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Finally: Magic Leap Reveals Its AR Headset

Magic Leap has made some incredible promises about what it can do in augmented reality, but only today (Dec. 20) did it finally show off the hardware.

Credit: Magic Leap

(Image credit: Magic Leap)

In a extensive feature in Rolling Stone's Glixel, we got our first look at the goggles and get an idea of how they work.

The headset is called Lightwear, and it looks like a pair of futuristic goggles that slip right over your head. Lightwear will come in two sizes, with nose pieces, temple pads and a forehead pad that are all customizable for a perfect fit. Magic Leap claims it will also be able to take prescription lenses and put them into the goggles.

Lightwear connects to a small computer called the Lightpack, via a wired tether. The controller, a small wand simply dubbed Control, has motion sensing with six degrees of freedom, a series of buttons and haptic feedback.

Glixel's Brian Crecente referred to the whole setup as "toy-like," because it's so lightweight (but he does not, he clarified, think it feels cheap). There's a full computer in the lightpack, and more processing powers in the goggles themselves.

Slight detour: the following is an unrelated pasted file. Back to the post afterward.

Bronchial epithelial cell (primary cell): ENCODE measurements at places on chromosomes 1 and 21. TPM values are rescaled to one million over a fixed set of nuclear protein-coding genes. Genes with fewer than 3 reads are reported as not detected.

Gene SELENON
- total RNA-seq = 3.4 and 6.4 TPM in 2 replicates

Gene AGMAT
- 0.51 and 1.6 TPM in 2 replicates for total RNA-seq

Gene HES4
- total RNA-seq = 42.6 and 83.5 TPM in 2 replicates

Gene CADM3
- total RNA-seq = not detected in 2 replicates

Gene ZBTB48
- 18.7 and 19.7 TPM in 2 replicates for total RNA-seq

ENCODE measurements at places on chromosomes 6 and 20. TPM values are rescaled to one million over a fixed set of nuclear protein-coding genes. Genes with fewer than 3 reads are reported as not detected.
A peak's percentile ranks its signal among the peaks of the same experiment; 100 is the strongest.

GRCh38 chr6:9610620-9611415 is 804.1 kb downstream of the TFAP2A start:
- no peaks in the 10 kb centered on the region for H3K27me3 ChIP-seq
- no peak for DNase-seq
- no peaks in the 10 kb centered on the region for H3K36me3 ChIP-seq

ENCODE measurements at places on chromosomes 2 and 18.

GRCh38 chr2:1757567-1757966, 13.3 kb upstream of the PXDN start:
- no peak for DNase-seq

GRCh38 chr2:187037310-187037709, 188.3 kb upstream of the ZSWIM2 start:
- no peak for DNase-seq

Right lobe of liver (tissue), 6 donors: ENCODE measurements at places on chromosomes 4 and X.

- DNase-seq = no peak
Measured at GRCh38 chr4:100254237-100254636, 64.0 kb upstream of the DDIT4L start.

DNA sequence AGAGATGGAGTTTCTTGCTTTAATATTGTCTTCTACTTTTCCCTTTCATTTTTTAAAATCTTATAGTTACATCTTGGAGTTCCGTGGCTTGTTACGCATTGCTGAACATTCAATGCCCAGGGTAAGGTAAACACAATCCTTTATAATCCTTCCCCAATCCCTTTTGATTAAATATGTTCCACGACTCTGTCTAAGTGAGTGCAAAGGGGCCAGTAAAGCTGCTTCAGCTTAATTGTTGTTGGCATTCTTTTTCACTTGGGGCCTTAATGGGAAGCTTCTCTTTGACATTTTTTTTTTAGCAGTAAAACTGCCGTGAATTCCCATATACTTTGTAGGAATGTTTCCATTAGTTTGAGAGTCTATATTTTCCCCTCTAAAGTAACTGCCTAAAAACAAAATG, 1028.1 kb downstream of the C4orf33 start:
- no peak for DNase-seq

MORE: Magic Leap: Everything We Know So Far

"Think about something close to like a MacBook Pro or an Alienware PC," Magic Leap founder Rony Abovitz told Glixel. "It's got a powerful CPU and GPU. It's got a drive, Wi-Fi, all kinds of electronics, so it's like a computer folded up onto itself."

Abovitz wouldn't specify what kind of processor or GPU were in either the Lightwear or Lightpack, nor did he disclose battery life.

Of course, we also are still waiting on a price and eventual release date.

"So we have an internal price, but we are not talking about that yet," Abovitz said to Glixel. "Pre-order and pricing will come together. I would say we are more of a premium computing system. We are more of a premium artisanal computer."

In other words, the Lightwear will probably be very expensive. That hardware may arrive sometime in 2018.

For more information on the light-field technology powering the goggles, as well as a wide array of new mixed-reality experiences the company demonstrated, check out the full report on Glixel.